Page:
Yeah, it’s always interesting to see. You can always tell which Strongman competitors have an Olympic lifting background. It’s just the nature of the movement is a little bit different. Some would say a little bit cleaner, a little bit faster.


One thing I want to talk about when it comes to your training. Something that you’re famous for online. I think people have the misconception it’s the only way you train. It’s not, I’m sure, but the Tsunami Bar or the earthquake bar. I don’t know exactly…

Nicolas CambiNicolas Cambi

Yes. Tsunami Bar.

David TaoDavid Tao

Tsunami Bar.

Nicolas CambiNicolas Cambi

Anything that flops is always like a natural disaster bar.

David TaoDavid Tao

[laughs] That’s a good way to put it. I hadn’t thought about that. Yeah, if it’s flopping around and making the movement more challenging in some way, it’s a natural disaster bar. Great. Got it.


Tell us about how you first came across that implement and how you’ve gradually incorporated it into your training. It’s something that I’ll admit we’ve posted some of your lifts with it before online. People are like, “What the heck is going on? This isn’t legit. This is kind of stupid.”


We’re like, “Well, Nicolas Cambi is a really accomplished athlete. He’s onto something here.” It’s clearly something that is working in your training. Tell us about how you first came across it.


Nicolas CambiNicolas Cambi

Sure. I think one of the reps reached out to my gym owner, C.J. Murphy, back in 2015, 2016. We had their middle bar, which is their Force bar now, which back then was level three. You can’t put the most weight on it, but you can still put about up to 300 pounds pretty comfortably and be able to press that.


I saw that in the gym. I started messing around. I liked it. Then, gradually, over time…It took me…I was using the bar for about three years before they brought me on as an ambassador. What I realized was that, of course, it makes the…Especially in the application of pressing and so far, pressing has been my favorite application for it.


It reinforces form, because if you have too much of a knee bend or you’re not doing a proper…If you’re not pushing your head through in the lift. Or if you’re not in a good solid stance when you catch the bar, for instance, it’s going to humble you. If your form is not precise, you’re going to fail a lift.


That’s one thing that I realized right off the bat. The second piece was I was able to get to a certain speed that I never was able to do with a regular bar. Of course, a certain part of the movement are harder. I would say it makes the sticking points much more difficult. Also at the bottom, you have to brace and really force that bar up.


Especially in Olympic lifting, not only do you have a great bend, but you also are trying to get the bar off your chest or body pop it up. It forces the mechanics. The stability comes in there, in terms of pounding that when it comes to…It doesn’t really flop up and down, but when it gets to a certain weight also moves you back and forth. There’s a degree of difficulty in that sense.


Within the first few years, I realized that. As I kept progressing, it turned into my finer tool. Let’s just say, for instance, you have a certain technique and you’re sandpapering it down. You use the hard sandpaper first and then you use the finer piece.


Generally, in my training, I would build the power using off the rack or off the blocks. Then maybe the last two weeks or the last one week, before I want to hit a large lift, I’ll use a tsunami bar. That brings out the speed after I build the power and reinforces that form. I’ll be ready to go to the competition.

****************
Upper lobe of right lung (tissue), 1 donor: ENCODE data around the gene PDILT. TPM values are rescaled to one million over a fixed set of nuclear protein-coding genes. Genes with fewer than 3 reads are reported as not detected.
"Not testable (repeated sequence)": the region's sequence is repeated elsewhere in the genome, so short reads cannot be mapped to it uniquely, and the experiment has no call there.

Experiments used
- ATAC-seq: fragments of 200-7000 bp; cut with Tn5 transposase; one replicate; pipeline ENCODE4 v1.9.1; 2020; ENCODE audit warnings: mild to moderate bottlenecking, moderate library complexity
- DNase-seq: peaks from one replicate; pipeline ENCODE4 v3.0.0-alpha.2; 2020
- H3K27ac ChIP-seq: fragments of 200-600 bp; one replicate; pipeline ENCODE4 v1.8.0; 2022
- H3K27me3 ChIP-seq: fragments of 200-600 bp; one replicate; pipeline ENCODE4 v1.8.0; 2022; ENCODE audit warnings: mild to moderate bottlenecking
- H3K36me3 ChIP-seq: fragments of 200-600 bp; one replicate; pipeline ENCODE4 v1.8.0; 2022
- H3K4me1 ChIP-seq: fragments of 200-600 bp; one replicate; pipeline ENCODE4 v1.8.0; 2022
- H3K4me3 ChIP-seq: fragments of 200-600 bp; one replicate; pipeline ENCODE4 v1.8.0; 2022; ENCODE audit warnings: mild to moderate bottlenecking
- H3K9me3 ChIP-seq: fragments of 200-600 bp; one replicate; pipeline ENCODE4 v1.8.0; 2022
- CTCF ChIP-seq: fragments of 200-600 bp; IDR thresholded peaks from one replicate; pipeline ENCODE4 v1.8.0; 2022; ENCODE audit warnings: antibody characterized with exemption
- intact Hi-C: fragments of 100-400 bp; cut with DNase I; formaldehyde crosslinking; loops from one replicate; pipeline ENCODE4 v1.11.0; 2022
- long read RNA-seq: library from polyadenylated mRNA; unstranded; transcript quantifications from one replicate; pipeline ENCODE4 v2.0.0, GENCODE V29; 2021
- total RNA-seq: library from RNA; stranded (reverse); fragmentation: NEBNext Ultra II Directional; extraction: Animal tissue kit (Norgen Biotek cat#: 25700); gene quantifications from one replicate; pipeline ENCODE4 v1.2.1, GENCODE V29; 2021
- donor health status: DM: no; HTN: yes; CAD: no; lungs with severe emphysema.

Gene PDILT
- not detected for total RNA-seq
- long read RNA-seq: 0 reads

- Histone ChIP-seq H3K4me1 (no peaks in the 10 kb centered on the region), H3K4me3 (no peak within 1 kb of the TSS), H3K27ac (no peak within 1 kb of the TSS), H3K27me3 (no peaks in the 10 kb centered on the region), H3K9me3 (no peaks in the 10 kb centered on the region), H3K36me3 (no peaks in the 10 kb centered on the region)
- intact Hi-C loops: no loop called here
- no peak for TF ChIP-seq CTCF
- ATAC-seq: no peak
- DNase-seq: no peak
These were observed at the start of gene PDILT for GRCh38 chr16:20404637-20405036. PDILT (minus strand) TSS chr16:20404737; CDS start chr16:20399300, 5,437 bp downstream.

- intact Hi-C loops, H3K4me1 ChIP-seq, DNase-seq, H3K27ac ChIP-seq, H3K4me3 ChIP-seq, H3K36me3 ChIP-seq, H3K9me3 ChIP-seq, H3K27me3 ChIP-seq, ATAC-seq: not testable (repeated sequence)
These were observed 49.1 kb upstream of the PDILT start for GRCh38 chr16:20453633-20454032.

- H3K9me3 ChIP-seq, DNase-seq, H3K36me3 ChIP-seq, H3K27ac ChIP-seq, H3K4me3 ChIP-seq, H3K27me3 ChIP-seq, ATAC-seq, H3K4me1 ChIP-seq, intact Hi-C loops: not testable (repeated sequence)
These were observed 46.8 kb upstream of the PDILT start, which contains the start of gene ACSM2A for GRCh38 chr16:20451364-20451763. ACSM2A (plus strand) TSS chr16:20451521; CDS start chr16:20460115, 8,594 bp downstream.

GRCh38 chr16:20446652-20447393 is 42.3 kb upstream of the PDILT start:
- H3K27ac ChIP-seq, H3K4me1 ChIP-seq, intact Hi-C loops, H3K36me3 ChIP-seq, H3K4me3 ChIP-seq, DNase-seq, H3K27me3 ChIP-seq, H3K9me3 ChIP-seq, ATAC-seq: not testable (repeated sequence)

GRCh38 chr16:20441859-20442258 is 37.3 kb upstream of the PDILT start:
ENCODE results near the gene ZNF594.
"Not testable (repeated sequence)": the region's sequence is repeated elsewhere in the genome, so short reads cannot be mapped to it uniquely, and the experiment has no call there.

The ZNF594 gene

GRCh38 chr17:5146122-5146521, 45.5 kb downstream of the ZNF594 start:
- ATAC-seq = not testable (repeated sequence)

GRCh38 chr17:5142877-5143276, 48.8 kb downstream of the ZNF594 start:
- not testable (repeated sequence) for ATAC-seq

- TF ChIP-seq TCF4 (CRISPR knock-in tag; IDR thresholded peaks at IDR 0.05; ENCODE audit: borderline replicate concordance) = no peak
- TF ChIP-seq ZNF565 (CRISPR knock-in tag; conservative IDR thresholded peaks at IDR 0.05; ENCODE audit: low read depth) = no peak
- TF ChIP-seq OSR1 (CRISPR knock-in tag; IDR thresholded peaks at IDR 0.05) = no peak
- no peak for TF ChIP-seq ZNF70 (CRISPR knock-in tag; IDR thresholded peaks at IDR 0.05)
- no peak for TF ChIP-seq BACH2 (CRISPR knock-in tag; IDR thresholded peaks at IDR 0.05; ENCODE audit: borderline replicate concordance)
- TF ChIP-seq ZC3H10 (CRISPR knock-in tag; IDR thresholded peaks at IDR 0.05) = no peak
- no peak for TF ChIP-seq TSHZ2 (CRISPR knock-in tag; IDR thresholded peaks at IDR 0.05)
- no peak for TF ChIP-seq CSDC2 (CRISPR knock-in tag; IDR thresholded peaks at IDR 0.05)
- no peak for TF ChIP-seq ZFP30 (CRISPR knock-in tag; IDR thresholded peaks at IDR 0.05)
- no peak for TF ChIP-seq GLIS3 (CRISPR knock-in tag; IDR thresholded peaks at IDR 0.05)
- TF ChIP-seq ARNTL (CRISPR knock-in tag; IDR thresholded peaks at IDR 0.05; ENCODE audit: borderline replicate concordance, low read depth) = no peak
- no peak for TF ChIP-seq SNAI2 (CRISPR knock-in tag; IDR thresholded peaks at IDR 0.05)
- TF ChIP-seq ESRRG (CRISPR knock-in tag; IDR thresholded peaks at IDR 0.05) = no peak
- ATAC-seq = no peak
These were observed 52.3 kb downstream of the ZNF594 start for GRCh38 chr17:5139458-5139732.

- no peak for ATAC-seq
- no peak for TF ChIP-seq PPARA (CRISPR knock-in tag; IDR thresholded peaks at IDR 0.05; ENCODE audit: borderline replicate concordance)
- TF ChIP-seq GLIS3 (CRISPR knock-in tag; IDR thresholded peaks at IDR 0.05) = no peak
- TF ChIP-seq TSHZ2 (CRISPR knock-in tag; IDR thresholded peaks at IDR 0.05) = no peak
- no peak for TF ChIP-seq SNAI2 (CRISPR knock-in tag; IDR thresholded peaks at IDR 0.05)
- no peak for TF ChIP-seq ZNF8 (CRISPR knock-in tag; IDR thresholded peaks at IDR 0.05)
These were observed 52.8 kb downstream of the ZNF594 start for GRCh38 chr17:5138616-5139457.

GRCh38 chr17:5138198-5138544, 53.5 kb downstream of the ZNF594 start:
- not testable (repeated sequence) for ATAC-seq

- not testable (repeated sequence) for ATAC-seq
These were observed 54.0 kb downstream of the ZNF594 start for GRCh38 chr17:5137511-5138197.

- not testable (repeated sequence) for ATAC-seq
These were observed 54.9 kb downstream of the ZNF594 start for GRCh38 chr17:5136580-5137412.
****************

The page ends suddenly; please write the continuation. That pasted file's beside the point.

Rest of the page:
Coming into this last Clash on the Coast training, I used the last two weeks to refine my form, refine my speed, and I was ready to go.

David TaoDavid Tao

I love that analogy using sandpaper, because if you ever had to…I was recently had to sand down the handles of some kettlebells to clean some rust off. You have to start with the coarse sandpaper and working down to the fine. It’s such a good analogy for approaching a competition and heading into a competition.

Nicolas CambiNicolas Cambi

Absolutely. You want to peak. I feel it’s a great tool for me to peak, but there’s many different applications for it.

David TaoDavid Tao

We’ll get back to the conversation in just a moment, but first a quick shout out to our episode sponsor, Athletic Greens.


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When you’re approaching a competition, Clash on the Coast is a good example. You started using the tsunami bar a couple weeks out to refine your technique and work on some of the timing and tempo, which I think people underestimate for these lifts. Tempo can be everything. If your timing is off by a couple of milliseconds, game over.


What are some other strategies you’re using heading into a competition? Do you do a prescribed deload? Everyone approaches it a little differently. I’m curious how you do.

Nicolas CambiNicolas Cambi

Last seven weeks was a three-week block, a deal of week, a two-week block, deload, and then competition. That’s how I set it up. I generally like a three-week block into a deload. The deload, of course, you’re going 50 percent or taking the time off, but also that’s a good tip.


Sometimes I’ll bring in like the snobbery bar for light work then, or do light split jerks, or just do some of my speed movements, something that’s less taxing during that time.


Going into, I would say, for instance, for Clash, I tried it. The Clash was a three-day contest. I try to do three heavy days in a row at times or two heavy days in a row. I try mimic the competition in a sense in terms of my training, because I’m going to have to get used to competing with some fatigue. You have one day of fatigue, two days of fatigue and that you can still perform at day three.


Sometimes for a one-day contest, you can almost work out like every other week. If it’s a two-day contest, I try to do two days pretty hard. That’s sometimes me coming off the deload or work out Saturday and Sunday. For instance, I was coming off the deload after, so I did the three weeks deload going into the two weeks. I did Saturday, Sunday, Monday. That Monday was very difficult.


Pushing through that, and I’m able to recover greatly without getting hurt. That gave me edge, especially going to the last day.

David TaoDavid Tao

For a contest like Clash on the Coast, you’re working across three different days, 15, 16, 17, 18, 19 implements potentially. You have some medleys. You have your single lift events as well. Training for that is tough from a logistics standpoint, right?